Topic: School

Our Teacher’s Not a Zombie

Our teacher’s not a zombie.
She’s not the living dead,
although she’s looking ragged
and her eyes are rather red.

She shuffles to the classroom.
She slowly drags her feet.
She shambles to the whiteboard
looking broken-down and beat.

We listen to her plaintive moans.
We see the way she strains.
We hear her mumble mournfully
about the students’ brains.

But we know not to worry.
We never get upset.
She’s always like this when she
hasn’t had her coffee yet.

My Puppy Ate My Earbuds

My puppy ate my earbuds.
My puppy ate my socks.
My puppy chewed my tennis shoes
and all my Lego blocks.

He gnawed upon my iPod
as if it were a bone.
He nibbled my Nintendo Switch
and munched my mobile phone.

He grazed upon my skateboard,
consumed my catcher’s mitts,
and chomped my chess and checkers sets
to tiny little bits.

He polished off my pillow,
my blanket, and my sheet.
My homework seems to be the
only thing he will not eat.

Dear Summer

Dear Summer, you’re always my favorite.
I really do like you a lot.
You come every year,
and I’m glad when you’re here.
I don’t even mind that you’re hot.

Dear Summer, whenever you visit,
I love to go outside to play.
I get to wear shorts
and play summertime sports,
or sometimes do nothing all day.

I put on my goggles and swim suit,
and head for the beach or the park.
I go for a hike
or I ride on my bike,
and stay awake long after dark.

Dear Summer, I’m glad you could join us.
without you, it won’t be the same.
I promise I know
that you do have to go,
but, still, it seems sort of a shame.

I’m sure that I’m going to miss you.
The school year is finally here.
I had so much fun
playing out in the sun.
I guess that I’ll see you next year.

Elementary

elementary

“Elementary.”
That means “easy.”
I don’t find it
quite so breezy.

Learn addition.
Then subtraction.
Multiply.
Divide a fraction.
Spelling. Science.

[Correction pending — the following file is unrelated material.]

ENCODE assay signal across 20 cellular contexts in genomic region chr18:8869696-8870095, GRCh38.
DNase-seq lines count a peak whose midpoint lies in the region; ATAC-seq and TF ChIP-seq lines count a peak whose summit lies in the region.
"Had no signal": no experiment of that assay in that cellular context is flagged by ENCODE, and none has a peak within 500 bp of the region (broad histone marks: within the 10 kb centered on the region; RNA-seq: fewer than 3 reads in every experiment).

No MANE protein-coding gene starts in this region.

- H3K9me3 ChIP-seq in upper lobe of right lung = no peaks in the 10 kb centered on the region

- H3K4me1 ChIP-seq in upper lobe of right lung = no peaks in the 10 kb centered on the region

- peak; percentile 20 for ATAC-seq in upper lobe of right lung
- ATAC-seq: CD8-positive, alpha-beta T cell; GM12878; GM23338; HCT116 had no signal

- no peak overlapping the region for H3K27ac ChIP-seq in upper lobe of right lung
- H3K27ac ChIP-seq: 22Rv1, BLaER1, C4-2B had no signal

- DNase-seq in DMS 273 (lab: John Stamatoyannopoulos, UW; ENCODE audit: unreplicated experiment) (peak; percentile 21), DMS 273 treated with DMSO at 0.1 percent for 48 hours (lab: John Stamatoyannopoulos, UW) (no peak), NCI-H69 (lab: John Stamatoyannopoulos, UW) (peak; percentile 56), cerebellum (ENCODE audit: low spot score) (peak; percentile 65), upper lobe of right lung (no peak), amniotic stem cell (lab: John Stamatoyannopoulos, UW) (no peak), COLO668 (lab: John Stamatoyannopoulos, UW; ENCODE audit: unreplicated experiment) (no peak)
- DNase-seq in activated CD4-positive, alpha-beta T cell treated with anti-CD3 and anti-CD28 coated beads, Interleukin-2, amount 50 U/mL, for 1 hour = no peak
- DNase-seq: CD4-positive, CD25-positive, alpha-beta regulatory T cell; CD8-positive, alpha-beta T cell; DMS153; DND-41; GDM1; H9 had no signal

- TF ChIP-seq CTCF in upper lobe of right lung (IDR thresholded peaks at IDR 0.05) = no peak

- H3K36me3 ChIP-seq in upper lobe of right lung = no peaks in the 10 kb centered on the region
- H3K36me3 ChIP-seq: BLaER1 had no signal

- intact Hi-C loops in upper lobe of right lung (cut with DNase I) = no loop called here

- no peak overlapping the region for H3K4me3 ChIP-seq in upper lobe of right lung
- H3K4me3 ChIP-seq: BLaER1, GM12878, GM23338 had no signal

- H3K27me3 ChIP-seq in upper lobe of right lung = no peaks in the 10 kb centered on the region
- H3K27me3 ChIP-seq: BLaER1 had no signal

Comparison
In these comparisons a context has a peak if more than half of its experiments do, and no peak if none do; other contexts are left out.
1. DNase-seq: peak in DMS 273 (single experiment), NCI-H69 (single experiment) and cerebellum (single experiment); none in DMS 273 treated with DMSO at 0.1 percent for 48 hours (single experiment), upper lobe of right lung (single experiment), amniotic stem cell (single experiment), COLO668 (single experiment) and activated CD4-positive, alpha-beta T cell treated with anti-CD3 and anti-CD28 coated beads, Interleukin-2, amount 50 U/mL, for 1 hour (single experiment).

Reading. Writing.
Social studies.
Speech reciting.
Testing. Testing.
Still more Testing.
Not much recess.
Not much resting.

I complained but
no one listened.
Maybe elementary
isn’t.

Back-to-School Shopping

back-to-school-shopping

My sleeves are too short
and my jeans are too tight.
My shirt is so small
that it doesn’t fit right.

My hat is too snug
and my socks all have holes.
My shoes are worn out
on the sides and the soles.

My mom says it’s time
to go shopping for more.
She wants me to get
some new clothes at the store.

She begs and cajoles,
but I simply say, “No.
I want to stay home.
I would rather not go.”

While new ones may fit
in the sleeves and the toes,
the old ones I have
are my favorite clothes.

The All-Bean Diet

the-all-bean-diet

Beans for breakfast.
Beans for lunch.
Beans for dinner.
Beans for brunch.
Beans for snacks
and all desserts.
Beans until your
stomach hurts.

This is called
the “All-Bean Diet.”
Man, it’s fun!
You have to try it!
True, it gives you
painful gas…
Still, it sure does
clear the class!

Jim Sox

jim-sox

He’s “Mr. Athletic,”
the coolest of jocks,
the school’s fastest runner:
His name is Jim Sox.

He’s fearsome at football,
terrific at tennis.
At baseball and basketball
Jim is a menace.

He’s always the winner.
There isn’t a sport
where Jim doesn’t rule
as the king of the court.

He’s equally blessed
on the field and the rink,
but all of that exercise
gives him a stink.

And so in our schoolyard
the greatest of knocks
is telling a person,
“You smell like Jim Sox.”

Octoproblem

octoproblem

My teacher said to calculate
3.141 times 8.
I threw my hand up instantly
and so, of course, she called on me.
She asked me, “What’s the answer, please?”
I’d figured this one out with ease.
I looked her squarely in the eye
and calmly answered, “Octopi!”
It took her half an hour to get it,
and then she gave me extra credit.

I Raised My Hand in Class

i-raised-my-hand-in-class

I raised my hand in class this morning,
sitting in the back.
The teacher didn’t see, I think.
Instead she called on Jack.

I stretched my hand up higher,
but she called on Zach and Zoe.
I started bouncing up and down,
but, still, she called on Chloe.

I waved my arms but, even so,
she didn’t call on me.
She called on Bryan, Brooklyn, Billy,
Bailey, Ben, and Bree.

She called on Taylor, Tristan, Thomas,
Trinity, and Ty.
Then, finally, she called my name.
I breathed a heavy sigh.

She asked me for the answer.
I just frowned and clenched my knees,
and said, “I’ve no idea,
but could I use the bathroom, please?”

My Very Long Poem

my-very-long-poem

M
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I

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w
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.

S
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w
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